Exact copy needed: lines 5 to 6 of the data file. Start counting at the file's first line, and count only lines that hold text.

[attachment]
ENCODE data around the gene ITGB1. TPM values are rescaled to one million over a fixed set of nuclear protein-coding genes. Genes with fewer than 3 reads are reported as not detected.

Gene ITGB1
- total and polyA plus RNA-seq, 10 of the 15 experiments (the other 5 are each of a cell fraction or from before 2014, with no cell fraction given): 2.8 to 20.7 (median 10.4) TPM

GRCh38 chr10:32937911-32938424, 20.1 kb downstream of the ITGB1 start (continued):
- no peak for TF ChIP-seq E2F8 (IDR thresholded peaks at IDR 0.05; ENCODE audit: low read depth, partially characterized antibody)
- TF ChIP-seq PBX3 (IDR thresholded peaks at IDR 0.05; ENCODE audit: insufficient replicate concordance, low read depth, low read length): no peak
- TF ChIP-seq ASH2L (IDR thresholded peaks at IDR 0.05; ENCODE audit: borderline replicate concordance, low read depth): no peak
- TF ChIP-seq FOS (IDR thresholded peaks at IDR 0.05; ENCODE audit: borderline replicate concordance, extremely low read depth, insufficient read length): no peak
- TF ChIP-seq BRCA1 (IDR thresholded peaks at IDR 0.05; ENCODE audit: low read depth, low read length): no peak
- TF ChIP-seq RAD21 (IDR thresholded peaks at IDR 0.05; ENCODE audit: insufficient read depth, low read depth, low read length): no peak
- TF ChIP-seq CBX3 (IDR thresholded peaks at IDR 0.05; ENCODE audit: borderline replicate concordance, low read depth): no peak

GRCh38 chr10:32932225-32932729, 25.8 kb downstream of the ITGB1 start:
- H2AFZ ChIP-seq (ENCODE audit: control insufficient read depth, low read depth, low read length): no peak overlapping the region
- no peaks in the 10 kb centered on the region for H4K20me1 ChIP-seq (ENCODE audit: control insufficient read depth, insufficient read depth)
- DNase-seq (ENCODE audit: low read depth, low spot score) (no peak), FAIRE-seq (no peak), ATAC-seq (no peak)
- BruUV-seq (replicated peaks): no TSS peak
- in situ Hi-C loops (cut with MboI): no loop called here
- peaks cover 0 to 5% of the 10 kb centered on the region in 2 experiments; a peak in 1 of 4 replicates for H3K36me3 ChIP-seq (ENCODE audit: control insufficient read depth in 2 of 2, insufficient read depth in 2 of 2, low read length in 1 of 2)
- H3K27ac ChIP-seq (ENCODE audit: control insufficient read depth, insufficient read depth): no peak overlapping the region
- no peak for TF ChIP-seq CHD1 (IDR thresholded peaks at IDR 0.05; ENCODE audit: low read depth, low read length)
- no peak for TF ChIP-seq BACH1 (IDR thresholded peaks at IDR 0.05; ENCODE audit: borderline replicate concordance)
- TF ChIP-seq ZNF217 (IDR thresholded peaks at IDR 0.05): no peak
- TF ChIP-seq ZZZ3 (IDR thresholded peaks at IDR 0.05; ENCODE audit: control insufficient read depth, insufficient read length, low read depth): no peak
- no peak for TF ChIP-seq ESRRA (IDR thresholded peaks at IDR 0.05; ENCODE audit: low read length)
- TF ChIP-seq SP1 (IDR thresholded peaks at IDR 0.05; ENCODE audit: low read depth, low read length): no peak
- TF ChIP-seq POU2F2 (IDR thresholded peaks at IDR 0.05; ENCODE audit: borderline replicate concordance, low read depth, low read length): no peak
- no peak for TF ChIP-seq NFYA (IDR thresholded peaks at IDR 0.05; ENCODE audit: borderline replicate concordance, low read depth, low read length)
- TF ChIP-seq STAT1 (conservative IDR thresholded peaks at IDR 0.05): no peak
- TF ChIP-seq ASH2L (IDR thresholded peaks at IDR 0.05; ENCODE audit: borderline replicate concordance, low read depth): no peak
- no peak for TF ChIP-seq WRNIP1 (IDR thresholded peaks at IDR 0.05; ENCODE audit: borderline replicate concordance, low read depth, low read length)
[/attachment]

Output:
- no peak for TF ChIP-seq E2F8 (IDR thresholded peaks at IDR 0.05; ENCODE audit: low read depth, partially characterized antibody)
- TF ChIP-seq PBX3 (IDR thresholded peaks at IDR 0.05; ENCODE audit: insufficient replicate concordance, low read depth, low read length): no peak